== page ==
• Further Development – Propertuity’s establishing Maboneng and it having grown quite significantly attracted additional investments from the likes of Arrowhead Properties (listed REIT vehicle), Delta Property Fund, Quorum etc. Resultantly, Propertuity moved from owning the majority of buildings to a minority of them in the area. Further investment fostered the establishment of a local community organisation, which collects levies from owners to spend on the general upkeep of the area as well as the deployment of private security.

What went wrong?

Towards the end of 2016, in what can be described as one of the most important testimonies of a job well done to Jonathan and team, RMB Investment Holdings (“RMH”) announced that they would be purchasing a 34.1% stake in the business for an undisclosed amount. The investment holdings firm introduced additional funding and some much-needed corporate governance in the form of systems and accountability structures in the business. On paper this investment made sense, as RMH had announced the property as an investment class in consideration and were looking forward to partner with an entrepreneur such as Jonathan.

However, soon enough it become apparent things at Propertuity were not as they seemed. Some of the challenges stated in RMH‘s Annual Financial Statements were:

  • Material underperformance in terms of property sales;
  • Overly optimistic asset selection;
  • Limited management capacity; and
  • Excessive gearing and operational challenges

Most concerning is RMH stating they underestimated the operational complexity of expanding the business which is uncanny given they manage a multi-billion investment portfolio. One would have thought quite a few of the issues raised were discoverable at the due diligence stage of the acquisition process.

What were some of the interventions to salvage the business?

In order to stop the bleeding in the business a few strategic measures were taken such as:

  • Rights issue: The business undertook a rights issue to raise additional shareholder capital. This resulted in RMH increasing their shareholding from the initial 34% to 49%. Bringing in a total investment value circa R300m.
  • Change in management: Although reported as amicable the board initiated a change in management and brought a more “experienced“ team of seasoned proper managers and developers. Propertuity parted ways with its founder, Jonathan Liebmann in May 2018, along with another 50 individuals apparently.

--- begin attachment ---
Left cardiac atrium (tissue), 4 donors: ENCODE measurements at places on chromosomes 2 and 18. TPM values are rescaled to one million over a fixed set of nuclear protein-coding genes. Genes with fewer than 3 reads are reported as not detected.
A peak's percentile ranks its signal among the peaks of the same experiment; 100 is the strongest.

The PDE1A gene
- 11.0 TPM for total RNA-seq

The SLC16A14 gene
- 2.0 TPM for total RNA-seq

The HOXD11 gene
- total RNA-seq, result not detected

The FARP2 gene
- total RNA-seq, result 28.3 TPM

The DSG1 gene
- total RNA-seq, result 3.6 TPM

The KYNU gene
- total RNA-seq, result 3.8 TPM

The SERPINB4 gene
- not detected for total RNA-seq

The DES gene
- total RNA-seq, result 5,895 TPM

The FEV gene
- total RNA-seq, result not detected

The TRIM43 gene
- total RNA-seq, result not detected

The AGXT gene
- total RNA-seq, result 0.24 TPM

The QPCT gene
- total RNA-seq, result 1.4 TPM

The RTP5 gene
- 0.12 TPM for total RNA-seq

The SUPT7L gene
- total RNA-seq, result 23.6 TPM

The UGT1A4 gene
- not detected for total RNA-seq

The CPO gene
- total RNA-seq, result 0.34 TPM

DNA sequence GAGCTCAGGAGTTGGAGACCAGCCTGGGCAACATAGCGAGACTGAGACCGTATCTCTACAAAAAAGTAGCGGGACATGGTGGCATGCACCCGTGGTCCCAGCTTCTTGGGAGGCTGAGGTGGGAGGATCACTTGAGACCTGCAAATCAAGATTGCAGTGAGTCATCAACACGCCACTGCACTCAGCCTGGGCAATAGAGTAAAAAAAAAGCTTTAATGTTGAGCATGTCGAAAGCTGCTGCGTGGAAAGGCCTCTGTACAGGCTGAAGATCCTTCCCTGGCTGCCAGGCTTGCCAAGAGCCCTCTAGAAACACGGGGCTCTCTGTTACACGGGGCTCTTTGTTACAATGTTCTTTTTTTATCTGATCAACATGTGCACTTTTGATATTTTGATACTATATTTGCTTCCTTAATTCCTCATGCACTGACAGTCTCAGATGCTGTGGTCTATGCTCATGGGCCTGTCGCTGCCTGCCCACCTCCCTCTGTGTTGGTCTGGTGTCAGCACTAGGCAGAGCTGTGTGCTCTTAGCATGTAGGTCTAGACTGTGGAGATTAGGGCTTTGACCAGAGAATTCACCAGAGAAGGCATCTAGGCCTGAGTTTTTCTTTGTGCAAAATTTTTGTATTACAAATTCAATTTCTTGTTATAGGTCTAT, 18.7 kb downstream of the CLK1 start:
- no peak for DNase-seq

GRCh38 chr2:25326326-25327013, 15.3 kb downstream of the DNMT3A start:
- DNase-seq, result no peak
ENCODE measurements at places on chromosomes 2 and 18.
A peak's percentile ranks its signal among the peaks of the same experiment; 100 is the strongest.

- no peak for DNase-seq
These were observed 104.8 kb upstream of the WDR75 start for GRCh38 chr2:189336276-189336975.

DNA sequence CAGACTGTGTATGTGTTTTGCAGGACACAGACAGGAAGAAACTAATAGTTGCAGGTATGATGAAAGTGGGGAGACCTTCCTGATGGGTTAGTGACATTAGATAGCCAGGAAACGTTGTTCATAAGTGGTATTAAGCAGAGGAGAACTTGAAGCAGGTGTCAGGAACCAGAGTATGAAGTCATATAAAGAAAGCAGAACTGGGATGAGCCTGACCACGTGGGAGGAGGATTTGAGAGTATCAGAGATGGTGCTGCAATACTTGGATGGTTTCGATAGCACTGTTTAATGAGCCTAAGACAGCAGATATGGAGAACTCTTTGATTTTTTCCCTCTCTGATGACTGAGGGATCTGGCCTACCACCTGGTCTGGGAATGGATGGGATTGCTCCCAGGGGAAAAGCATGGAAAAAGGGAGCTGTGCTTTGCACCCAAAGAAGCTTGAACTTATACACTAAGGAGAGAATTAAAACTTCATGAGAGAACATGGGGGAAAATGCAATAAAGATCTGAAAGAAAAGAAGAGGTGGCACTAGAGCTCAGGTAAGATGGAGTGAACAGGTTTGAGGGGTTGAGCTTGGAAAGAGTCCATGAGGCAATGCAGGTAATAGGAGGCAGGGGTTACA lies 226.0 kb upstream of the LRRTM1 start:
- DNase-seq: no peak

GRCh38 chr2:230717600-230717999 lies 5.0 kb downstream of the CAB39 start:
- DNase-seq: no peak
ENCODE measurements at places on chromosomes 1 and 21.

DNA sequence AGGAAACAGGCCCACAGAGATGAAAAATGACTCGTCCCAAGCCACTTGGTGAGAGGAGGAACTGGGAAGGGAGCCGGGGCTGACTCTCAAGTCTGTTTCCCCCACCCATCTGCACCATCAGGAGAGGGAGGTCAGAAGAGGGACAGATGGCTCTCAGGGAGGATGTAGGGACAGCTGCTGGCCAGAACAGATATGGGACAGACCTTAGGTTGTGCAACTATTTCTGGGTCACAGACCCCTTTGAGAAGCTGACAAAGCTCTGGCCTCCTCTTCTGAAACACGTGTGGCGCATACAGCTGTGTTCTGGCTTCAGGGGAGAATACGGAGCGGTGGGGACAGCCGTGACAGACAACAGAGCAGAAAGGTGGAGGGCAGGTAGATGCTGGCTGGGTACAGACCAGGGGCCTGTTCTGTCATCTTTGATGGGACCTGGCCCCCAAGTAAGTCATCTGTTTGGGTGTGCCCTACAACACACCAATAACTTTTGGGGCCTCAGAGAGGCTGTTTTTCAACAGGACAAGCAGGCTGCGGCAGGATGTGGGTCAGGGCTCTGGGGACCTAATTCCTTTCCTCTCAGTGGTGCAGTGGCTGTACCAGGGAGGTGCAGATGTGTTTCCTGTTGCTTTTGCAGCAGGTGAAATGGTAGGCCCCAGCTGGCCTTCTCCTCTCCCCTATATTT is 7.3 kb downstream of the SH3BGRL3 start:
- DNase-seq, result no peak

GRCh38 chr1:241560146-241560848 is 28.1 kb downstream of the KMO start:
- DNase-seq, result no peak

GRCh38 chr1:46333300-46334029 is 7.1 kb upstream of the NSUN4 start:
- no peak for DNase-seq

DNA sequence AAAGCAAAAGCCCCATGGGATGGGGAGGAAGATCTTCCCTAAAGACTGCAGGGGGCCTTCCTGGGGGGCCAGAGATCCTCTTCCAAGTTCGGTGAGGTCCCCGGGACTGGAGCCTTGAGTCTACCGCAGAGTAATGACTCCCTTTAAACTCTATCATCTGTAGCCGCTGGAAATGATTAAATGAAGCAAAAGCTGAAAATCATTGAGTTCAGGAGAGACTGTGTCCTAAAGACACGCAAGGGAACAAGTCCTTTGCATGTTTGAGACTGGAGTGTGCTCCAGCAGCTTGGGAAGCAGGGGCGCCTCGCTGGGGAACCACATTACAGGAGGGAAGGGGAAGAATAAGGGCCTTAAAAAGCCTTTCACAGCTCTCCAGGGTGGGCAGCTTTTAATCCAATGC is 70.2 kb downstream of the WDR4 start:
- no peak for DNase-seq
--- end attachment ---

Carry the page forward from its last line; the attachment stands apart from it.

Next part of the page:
• Portfolio rationalisation: Propertuity’s initial strategy was to acquire as many buildings as possible with little consideration for a change in economic climate. The slowdown that hit the South African economy affected consumers incomes which dampened demand for units in the precinct.

It should be noted that all these endeavours were in vain, as months later in October 2018 the shareholders commenced the liquidation process.

What does the ending look like?

The circa R300m impairment incurred in the collapse of Propertuity is estimated not to have a material impact on earnings for RMH given their multi-billion investment portfolio. Although things may not have ended well with Propertuity, RMH still sees value in the inner-city property company Divercity. Since leaving the management of the company, Jonathan has gotten involved in a new property tech app called Flow. In early 2019, they managed to raise R20m which became SA’s biggest seed investment for the new industry to date.

So everyone has been able to move on.

  • Sinesipho Maninjwa is a CA (SA) and Financial News Commentator. She is popularly known as the Resident Deal Maker on the Deal Makers which discusses Corporate Finance related transactions on Power Business on 98.7 FM, in addition to being the segment contributor, she produces and curates the content.